By Margaret Gish Miller
My husband tells me You were laughing
in your sleep. Funny how nightmares haunt,
like an anaconda swallowing your sister,
but how illusive whimsy is.
Sister & I playing at midnight,
a guessing game we make-up with
O, our friend whose father is sleeping.
The night is dark. No moon, creek
running through buried black-
berries, crick of cricket
dusty roads, the pond.
In the freezer, cost-saving loaves of Wonder
Bread sit stacked, ten for a dollar; Hostess
Cupcakes, dozens, quick-sweet snacks,
two rounds of fudge cake, bitter-
sweet chocolate crust, white icing squiggle,
hieroglyphs of happiness. We play
Who am I? while O's father slept,
a pedophile same as our father,
a million files of defilement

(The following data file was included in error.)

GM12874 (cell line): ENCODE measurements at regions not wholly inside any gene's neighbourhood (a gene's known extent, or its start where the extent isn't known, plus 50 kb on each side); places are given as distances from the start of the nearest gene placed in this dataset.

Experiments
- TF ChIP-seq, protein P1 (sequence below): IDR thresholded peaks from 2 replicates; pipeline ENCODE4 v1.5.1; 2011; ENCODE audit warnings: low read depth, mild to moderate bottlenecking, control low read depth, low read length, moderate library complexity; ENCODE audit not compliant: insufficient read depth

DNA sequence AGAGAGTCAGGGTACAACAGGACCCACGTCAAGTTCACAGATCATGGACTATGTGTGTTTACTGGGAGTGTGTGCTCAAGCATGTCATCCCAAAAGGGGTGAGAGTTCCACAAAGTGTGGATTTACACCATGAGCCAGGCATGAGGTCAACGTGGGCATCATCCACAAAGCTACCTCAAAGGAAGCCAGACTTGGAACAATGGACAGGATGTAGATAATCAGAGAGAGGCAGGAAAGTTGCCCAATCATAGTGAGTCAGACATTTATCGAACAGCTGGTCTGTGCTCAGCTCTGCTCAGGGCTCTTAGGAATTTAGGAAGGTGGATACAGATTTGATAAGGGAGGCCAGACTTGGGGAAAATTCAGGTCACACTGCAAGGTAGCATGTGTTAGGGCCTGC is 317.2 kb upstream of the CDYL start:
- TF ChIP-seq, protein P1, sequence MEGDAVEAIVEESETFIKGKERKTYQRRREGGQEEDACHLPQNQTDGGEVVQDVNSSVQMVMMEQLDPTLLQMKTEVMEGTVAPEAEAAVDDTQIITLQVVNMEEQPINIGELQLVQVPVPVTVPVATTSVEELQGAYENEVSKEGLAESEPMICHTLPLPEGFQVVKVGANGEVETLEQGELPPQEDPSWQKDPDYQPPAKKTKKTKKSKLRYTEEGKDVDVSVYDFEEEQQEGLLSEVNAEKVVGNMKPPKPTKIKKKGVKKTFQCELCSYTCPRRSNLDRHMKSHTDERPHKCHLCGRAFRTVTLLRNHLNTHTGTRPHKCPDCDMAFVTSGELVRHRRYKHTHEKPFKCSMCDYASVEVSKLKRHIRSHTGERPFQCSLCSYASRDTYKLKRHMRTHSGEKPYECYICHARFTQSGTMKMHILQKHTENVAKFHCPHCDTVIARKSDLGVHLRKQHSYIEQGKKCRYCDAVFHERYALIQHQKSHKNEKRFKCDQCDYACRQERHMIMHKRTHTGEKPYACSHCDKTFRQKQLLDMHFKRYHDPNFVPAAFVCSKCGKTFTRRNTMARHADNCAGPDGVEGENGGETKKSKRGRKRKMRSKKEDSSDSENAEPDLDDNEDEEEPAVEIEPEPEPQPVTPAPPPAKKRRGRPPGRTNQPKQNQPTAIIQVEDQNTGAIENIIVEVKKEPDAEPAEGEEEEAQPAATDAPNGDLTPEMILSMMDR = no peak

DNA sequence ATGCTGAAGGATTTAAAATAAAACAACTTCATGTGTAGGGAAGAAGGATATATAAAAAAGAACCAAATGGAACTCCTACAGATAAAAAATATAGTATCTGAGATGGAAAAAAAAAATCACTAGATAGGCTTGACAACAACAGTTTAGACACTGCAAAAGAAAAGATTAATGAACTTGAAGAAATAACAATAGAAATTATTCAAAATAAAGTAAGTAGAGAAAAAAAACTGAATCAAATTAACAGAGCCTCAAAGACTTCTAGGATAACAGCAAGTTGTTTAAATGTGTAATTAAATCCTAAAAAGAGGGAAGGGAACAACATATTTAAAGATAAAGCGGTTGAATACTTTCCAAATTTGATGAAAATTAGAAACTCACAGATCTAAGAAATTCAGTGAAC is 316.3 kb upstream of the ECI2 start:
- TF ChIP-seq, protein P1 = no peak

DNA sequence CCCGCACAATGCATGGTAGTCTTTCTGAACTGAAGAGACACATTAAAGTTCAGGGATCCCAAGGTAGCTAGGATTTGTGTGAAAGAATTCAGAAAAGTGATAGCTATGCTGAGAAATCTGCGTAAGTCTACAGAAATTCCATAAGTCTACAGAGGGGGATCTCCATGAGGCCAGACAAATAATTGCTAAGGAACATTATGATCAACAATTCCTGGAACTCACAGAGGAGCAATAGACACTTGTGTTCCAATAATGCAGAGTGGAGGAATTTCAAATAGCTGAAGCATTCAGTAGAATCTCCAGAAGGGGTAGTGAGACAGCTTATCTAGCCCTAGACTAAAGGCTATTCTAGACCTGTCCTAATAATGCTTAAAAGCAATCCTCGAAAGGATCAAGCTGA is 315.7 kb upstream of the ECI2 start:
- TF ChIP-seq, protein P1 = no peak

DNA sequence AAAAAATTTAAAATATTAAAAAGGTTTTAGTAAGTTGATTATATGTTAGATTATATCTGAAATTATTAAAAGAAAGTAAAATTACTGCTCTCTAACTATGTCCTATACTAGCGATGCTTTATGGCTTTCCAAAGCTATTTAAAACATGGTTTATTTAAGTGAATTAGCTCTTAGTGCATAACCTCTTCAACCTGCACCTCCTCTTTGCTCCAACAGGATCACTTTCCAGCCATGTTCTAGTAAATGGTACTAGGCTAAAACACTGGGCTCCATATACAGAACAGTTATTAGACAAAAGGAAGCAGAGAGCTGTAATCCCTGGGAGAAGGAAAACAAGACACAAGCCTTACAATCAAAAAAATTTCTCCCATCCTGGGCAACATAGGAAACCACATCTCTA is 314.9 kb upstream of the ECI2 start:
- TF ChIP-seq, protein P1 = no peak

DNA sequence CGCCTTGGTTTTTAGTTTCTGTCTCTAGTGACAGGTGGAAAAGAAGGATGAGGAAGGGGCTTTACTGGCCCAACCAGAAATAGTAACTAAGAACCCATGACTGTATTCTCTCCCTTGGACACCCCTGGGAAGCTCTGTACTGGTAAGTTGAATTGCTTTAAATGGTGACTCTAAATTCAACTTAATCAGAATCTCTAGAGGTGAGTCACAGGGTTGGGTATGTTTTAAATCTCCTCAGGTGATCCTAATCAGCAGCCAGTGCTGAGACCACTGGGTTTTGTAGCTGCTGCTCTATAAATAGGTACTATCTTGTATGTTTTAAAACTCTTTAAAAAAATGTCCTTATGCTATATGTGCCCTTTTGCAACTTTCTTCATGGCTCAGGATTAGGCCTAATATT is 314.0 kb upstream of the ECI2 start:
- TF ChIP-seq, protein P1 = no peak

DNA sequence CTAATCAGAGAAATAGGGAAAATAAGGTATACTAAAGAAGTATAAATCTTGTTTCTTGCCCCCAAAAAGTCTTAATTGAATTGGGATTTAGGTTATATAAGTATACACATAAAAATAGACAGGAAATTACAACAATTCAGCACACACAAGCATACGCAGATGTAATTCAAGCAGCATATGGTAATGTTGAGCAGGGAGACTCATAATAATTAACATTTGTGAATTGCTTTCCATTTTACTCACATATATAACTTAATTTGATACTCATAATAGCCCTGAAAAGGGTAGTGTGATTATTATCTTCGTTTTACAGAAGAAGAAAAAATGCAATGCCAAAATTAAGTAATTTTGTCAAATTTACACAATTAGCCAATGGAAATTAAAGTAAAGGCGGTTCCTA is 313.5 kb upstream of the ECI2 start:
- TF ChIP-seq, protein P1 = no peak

in American homes. Yet I
knew no name for it then
and so we played.
First Sis, down on all fours, head swinging. Mickey
I guess right, Mickey, O's sway-backed old horse. Now
O crouches down, waddling on two feet, head jerking—
George Sis cries. Yes, George the duck, who even
at this late hour waddles, quacking Throw me
into the pond—and we do.
As for me, Maggie, I lie on the bed still as a chrysalis
balled in a ball. A turtle, O guesses. No. You slowpoke.
No. Remember—whoever misses gets cupcakes
smashed in the face.
Oh, what a smashing good time—screaming—laughing
waking his father, hearing him cry Get to bed you kids!
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